7 practices to improve your listening skills

communication training listening

You know the importance of listening by now; whether you need to provide a product or service, or you need to manage a project, task or team, listening is an essential skill we need to keep on practicing. But how well do you really listen? Have you ever noticed how bad we sometimes are at actually listening to each other?

We might have a bad day, our minds keep on wondering sometimes, or we just really had a bad night of sleep. Other times, instead of listening we are way more focused on taking the opportunity to (re)tell that one story we think will really make us look interesting. Sounds familiar? Then you’re already one step ahead. Whether it is circumstantial or linked to our personality and/or agendas, failing to listen might cost us dearly.
But what makes listening so difficult? If we know how important it is, why do we do so it poorly? This is mainly because we often listen ‘autobiographically’: everything we think we hear, we color in with what we have experienced ourselves. We interpret, judge, test and advise, but do we also hear what the other person actually says?
Listening is different from waiting for your turn to talk again. It requires conscious effort to identify whatever bad listening habits you have, and engage in pro-active listening. It is precisely in commercial conversation that it is important that your interlocutor feels heard. By training your listening skills, you not only become a better salesman, but lay steady ground for sustainable relationships.
Here’s a few tips to practice your listening skills.

1/ Show that you are listening

With simple listening signals such as ‘hm hm’, ‘I get what you are saying’, ‘yes’ and ‘indeed’ you let the other person notice that you are all one and all ears.

2/ Do not judge

Even before the other person has finished talking, you have usually determined whether you agree with him or not. Ask for their opinion for a moment. This way you keep the conversation open and your discussion partner notices that you are really interested.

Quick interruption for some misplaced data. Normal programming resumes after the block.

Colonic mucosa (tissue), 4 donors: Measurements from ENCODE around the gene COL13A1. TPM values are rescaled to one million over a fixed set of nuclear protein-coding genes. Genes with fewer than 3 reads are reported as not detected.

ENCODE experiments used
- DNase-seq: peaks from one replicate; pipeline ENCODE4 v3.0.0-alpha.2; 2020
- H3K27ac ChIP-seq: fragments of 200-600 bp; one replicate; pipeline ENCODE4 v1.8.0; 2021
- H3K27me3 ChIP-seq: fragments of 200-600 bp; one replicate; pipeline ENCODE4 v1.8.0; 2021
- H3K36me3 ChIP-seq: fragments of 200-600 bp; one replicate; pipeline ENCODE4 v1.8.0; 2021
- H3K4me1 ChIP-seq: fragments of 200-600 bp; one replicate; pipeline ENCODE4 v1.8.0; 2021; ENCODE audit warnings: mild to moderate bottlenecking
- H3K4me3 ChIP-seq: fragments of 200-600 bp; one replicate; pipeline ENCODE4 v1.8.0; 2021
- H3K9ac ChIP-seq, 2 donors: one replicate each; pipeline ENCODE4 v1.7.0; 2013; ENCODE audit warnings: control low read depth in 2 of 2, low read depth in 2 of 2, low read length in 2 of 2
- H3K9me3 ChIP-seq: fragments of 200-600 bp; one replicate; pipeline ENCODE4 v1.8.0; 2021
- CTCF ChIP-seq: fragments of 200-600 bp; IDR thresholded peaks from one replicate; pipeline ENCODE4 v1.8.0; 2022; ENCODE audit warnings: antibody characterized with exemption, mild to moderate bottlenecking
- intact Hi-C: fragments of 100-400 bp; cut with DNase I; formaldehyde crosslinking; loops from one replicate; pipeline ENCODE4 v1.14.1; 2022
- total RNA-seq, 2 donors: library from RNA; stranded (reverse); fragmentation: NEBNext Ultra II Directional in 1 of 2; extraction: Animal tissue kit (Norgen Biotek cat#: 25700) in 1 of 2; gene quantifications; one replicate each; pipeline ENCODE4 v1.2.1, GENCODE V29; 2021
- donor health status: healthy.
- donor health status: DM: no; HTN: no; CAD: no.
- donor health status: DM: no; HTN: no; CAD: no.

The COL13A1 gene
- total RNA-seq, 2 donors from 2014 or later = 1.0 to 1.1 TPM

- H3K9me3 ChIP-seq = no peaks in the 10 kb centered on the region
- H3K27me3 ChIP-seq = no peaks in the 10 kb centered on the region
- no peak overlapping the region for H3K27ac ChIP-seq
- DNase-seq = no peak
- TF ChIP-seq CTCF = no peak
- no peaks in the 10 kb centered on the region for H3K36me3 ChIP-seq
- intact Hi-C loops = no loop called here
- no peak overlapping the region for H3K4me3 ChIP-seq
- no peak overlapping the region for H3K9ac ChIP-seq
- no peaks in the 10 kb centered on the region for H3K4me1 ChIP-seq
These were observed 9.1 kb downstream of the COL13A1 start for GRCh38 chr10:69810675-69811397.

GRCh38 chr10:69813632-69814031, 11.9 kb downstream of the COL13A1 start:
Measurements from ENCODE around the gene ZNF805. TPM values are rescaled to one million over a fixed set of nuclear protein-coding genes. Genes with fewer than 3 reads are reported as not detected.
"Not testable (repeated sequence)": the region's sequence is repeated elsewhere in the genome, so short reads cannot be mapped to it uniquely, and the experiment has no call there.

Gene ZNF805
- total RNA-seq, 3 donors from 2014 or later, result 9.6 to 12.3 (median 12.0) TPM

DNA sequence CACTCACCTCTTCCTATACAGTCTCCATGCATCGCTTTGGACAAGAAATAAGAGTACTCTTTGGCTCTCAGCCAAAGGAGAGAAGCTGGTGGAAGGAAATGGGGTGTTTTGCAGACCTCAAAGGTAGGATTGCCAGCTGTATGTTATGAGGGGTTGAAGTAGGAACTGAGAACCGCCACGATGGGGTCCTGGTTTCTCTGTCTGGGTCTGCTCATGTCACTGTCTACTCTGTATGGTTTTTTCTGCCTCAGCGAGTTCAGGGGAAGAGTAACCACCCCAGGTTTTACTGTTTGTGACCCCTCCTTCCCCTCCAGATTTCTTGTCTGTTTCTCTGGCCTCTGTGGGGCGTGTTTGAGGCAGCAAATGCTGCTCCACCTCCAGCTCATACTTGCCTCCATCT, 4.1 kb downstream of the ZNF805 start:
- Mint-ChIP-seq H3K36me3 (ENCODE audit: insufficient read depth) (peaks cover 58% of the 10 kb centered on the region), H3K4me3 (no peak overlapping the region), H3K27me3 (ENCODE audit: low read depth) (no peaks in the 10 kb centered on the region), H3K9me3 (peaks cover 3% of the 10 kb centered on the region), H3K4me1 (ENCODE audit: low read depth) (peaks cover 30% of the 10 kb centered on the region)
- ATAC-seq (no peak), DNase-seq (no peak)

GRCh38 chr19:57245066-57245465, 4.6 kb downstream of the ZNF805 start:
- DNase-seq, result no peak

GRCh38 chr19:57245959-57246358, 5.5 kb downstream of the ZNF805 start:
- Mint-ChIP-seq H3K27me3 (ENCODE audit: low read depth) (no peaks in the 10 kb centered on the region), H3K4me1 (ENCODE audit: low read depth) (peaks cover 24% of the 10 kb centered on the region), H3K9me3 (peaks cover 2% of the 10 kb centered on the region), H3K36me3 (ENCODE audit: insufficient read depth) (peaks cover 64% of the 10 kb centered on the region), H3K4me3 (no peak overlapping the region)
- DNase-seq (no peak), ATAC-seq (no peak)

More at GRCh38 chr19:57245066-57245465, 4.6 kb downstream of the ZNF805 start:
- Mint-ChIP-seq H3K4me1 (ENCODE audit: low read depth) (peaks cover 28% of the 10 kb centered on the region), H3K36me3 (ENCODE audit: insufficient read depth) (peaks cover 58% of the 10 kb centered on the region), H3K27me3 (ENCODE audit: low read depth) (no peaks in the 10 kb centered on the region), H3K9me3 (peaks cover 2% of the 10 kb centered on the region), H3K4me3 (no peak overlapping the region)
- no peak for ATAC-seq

3/ Repeat what the other person says

This way you suppress the tendency to judge and you give the other person the feeling of being understood.

4/ Let go of your assumptions

You are constantly interpreting during a conversation. You try to fit everything the other person says into one of the boxes in your head. In short, you make assumptions. If you become aware of your assumptions, you can let them go and better understand what the other person says.

5/ Summarize

Identify the feeling of the other person or ask them: ‘So if I understand correctly, you want…’, ‘do you find it annoying that …?’ then make notes and write down keywords. This provides guidance during the conversation and helps you to remember things better. Summarize regularly what the other person has said. Do this in your own words: ‘So if I understand correctly, you think your account managers could organize their time better?’ This way you can immediately check your own assumptions and point the conversation in the right direction.

6/ Ask questions

Stupid questions do not exist. Ask as many questions until you understand what the other person means. It’s better to ask than to assume. You’ll be rewarded for your attention!

7/ 70 – 30

As a rule of thumb: in a good commercial conversation, the other person is speaking 70% of the time. So not the other way around.
Interested in a personalized training on communication skills? We’ll be happy to discuss and create a training that answers your needs. Contact us!

Leave a Reply

Your email address will not be published. Required fields are marked *